Ever since the Bill Murray movie, Groundhog Day has become an icon for the repetitive patterns in which we find ourselves, patterns which must be improved incrementally over time, because they are so much a part of how we operate.
On Sunday, I had my first true #cakefail in a long time. It was my daughter’s tenth birthday, and the four-tier raspberry chocolate cake went wrong in almost every way possible. The layers became stuck in the pan, creating a crumby and uneven exterior, and making it almost impossible to frost. I can’t even accurately describe the raspberry jam filling disaster. To try to cover everything, I piped on a thick layer of buttercream, which very soon began peeling back from the cake in large swathes. Once I realized how bad things were, 30 minutes before the party, and me in my pajamas, my laughter dissolved into tears.
This is my pattern: Taking my experiences, knowledge and skills, grabbing onto some idea that catches my imagination, tinkering, and creating a potentially dire situation at the last possible moment which sends me into an anxiety spiral.
I am finding that this pattern is a stressful one when you all of a sudden teach six different sections of English Language Learners with six different sets of standards, and switch from high school to middle school in the final weeks of summer. Yup. Without ever having taught English Language Development before.
When I decided to take this exciting leap, thinking of how great it would be to really get to know a small group of students who needed me and help guide them to success, I remembered: Wait a minute! Maybe there is a set of textbooks or a “system,” a curriculum I can rely on to get started, the way Read180 was used for my reading students in high school. Most of the elementary teachers I knew relied greatly on “programs” or textbook adoptions, and it made sense to me because they have to plan for so many subjects*. Having come out of high school English, where novel is queen, and research is king, in the past I could not wrap my head around teaching “from the textbook.” But I could see the appeal the more I considered the reality of teaching six different sections of ELD with only limited professional knowledge of the methods or standards. Not to mention 7th grade impulsiveness.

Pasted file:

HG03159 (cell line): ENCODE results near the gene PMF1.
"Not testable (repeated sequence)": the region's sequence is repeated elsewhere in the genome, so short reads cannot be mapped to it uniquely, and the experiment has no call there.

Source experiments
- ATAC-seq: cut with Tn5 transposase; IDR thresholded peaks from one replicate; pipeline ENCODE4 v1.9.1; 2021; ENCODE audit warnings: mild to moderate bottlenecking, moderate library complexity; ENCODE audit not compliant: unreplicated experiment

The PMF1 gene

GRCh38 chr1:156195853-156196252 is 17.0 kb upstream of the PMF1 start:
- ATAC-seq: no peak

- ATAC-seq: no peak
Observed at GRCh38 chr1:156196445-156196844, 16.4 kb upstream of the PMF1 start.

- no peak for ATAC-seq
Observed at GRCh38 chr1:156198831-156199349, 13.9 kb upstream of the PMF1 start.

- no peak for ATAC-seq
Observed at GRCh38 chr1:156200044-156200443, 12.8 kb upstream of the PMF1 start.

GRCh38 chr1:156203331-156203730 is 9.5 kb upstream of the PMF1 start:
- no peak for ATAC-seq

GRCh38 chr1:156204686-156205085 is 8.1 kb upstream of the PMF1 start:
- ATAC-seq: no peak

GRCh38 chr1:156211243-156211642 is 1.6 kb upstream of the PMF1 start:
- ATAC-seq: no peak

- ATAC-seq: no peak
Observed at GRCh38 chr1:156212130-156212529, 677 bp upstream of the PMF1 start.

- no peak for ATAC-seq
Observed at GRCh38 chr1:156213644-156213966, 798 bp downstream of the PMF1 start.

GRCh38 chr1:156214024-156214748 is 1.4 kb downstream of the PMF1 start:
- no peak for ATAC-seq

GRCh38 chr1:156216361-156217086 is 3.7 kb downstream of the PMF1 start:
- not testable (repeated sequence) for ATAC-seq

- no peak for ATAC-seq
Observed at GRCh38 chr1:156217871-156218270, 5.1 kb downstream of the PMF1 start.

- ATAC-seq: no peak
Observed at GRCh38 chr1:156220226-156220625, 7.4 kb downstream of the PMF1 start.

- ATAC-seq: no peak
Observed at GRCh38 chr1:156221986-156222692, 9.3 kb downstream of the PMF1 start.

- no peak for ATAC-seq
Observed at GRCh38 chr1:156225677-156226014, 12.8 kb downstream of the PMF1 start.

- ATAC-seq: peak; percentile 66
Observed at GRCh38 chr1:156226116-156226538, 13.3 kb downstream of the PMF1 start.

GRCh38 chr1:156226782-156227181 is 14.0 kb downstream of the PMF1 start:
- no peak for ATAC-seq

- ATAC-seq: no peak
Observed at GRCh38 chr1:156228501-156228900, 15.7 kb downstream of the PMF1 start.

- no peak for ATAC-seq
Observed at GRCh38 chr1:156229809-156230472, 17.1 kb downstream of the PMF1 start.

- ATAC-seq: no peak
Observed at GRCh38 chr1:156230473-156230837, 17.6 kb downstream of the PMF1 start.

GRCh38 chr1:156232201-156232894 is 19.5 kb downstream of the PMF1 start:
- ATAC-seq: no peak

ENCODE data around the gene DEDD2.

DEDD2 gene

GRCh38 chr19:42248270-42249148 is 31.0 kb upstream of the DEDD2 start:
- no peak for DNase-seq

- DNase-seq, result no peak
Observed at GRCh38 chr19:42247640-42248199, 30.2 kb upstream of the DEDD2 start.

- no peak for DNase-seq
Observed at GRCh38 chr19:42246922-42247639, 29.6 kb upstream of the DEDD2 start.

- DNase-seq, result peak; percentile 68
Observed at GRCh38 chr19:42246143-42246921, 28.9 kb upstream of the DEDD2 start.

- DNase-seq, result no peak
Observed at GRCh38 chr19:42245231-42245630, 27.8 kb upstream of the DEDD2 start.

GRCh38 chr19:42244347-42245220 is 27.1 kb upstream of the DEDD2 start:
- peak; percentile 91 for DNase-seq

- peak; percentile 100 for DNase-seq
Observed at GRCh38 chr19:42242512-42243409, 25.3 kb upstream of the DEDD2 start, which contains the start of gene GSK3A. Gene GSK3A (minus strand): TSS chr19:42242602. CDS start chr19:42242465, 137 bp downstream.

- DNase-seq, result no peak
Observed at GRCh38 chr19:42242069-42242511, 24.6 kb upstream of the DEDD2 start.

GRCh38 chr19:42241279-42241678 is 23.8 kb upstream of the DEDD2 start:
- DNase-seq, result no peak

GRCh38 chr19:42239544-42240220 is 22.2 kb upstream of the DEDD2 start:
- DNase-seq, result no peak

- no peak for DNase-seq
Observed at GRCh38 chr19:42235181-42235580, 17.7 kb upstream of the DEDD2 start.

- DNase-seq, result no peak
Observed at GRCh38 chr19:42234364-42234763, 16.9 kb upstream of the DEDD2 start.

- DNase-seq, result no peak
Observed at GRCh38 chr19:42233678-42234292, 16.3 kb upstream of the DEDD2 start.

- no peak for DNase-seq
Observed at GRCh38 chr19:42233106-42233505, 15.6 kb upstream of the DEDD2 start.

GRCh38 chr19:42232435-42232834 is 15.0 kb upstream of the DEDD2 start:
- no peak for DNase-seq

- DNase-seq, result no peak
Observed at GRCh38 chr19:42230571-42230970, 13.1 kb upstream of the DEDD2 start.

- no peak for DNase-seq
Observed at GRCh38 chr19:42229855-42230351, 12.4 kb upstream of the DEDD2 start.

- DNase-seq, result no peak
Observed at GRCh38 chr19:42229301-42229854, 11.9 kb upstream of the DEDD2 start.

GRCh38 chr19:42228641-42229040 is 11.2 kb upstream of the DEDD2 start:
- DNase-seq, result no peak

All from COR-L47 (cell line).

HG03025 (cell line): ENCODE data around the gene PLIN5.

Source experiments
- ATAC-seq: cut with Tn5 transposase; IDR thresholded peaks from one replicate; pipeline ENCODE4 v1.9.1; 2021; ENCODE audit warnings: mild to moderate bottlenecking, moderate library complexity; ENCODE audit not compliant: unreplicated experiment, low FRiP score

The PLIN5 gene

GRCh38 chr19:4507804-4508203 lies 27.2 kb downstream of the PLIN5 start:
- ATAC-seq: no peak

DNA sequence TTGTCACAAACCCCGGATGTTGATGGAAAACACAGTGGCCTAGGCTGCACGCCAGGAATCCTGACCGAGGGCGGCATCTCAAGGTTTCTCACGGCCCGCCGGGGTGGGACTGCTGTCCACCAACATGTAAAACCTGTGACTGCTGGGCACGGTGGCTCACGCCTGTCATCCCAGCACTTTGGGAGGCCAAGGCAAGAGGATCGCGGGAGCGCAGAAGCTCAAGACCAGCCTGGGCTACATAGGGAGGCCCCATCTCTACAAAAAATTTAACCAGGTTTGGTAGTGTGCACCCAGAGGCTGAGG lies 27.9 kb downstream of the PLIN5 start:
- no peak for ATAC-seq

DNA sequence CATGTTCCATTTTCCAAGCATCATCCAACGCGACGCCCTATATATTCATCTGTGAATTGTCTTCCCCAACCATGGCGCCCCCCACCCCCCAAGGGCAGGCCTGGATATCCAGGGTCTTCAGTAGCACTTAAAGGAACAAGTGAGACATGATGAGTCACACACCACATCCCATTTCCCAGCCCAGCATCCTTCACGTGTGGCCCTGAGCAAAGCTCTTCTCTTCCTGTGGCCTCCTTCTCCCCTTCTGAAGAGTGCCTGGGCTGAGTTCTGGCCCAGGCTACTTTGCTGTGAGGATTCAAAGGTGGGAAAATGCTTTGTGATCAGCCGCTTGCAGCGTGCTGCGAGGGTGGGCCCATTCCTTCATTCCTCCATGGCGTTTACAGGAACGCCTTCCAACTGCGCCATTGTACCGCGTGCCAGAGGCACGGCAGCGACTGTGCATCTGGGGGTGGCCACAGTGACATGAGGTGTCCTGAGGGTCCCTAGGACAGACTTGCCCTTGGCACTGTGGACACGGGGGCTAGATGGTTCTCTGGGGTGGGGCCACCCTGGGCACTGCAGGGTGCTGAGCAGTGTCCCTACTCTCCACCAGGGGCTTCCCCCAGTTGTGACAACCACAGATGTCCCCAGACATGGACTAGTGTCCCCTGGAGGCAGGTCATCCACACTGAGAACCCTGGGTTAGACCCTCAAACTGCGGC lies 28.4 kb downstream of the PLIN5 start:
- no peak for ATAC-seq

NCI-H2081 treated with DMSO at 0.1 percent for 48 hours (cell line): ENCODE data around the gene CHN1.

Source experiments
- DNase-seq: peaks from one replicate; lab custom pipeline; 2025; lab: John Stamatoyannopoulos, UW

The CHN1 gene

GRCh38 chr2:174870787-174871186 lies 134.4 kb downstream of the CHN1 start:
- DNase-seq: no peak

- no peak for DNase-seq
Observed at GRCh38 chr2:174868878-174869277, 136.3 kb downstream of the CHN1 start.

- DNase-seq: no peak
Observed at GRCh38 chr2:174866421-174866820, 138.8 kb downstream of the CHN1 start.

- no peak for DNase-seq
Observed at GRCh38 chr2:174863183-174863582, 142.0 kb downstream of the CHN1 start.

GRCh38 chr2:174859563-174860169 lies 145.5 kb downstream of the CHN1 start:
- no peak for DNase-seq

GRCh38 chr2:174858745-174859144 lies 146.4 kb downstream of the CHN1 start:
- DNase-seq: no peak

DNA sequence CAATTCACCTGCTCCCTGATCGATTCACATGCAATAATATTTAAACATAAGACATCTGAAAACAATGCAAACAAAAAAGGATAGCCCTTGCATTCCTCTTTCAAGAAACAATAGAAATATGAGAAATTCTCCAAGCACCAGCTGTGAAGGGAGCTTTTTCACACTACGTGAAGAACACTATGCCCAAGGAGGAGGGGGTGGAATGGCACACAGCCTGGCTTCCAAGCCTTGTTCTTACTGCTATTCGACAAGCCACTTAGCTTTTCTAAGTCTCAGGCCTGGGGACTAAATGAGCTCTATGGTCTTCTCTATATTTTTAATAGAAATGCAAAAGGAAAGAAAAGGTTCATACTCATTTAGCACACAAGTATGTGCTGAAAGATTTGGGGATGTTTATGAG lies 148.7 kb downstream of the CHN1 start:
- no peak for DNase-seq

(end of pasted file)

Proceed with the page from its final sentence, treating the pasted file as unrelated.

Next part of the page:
However, although the previous teacher left me lots of well-organized sets of books, there was no official textbook adoption or program that could guide me. I was told there were “resources,” mostly online. My shifting groups of students, and the way that ELD is strictly split into time allocations for reading, writing, conversation/vocabulary and grammar made it hard to use textbooks that integrated these language processes the way I would have in a regular secondary English classroom. I needed a reading program, a writing program, a speaking/listening and vocabulary program, and a grammar program. But I was left to develop those programs using all my “resources.”
I won’t lie: Most of my insides did a happy dance. The past many years of increasing movement toward standardization and lock-step teaching (in every school and district that I know of) has limited what used to be one of the most enjoyable parts of teaching for me, creating ideas for projects and units. I still enjoy developing curriculum with my colleagues, but the collaborations and planning conversations have changed in nature since when I started teaching. Here, I was given the chance to create and develop as much as I wanted to, consulting with experienced mentors, and being guided by the standards, but otherwise given free rein. Woo-hoo!
However, I have to admit, there have been a few #cakefails in the classroom. And yet I want to do so well! But the reality is that with so many variables, and so incredibly much to learn, and with me and my big ideas… not every day will work out. The adventure is fun, though, and I am free to meet my students where they are. So as long as I assess frequently, and make sure that what I offer them is mostly comprehensible, we should be okay. With evaluation season approaching, I hope that there is space in the scores for a few #cakefails. Because to be honest, I don’t want a program. I want to share ideas with other professionals, be given plenty of resources, and be provided time to learn and develop. Only like this can I turn an exasperating pattern into professional expertise. It is only in moments of sheer panic that I wish there was a textbook. “All right, students! Open to page 57…”
*I have to note here that the vast majority of elementary school teachers do not stop with the “program.” They learn it inside and out and magically transform it into something that they and their students can own. I don’t mean to imply that elementary teachers simply teach “from the textbook” but that it is a necessary and handy tool.
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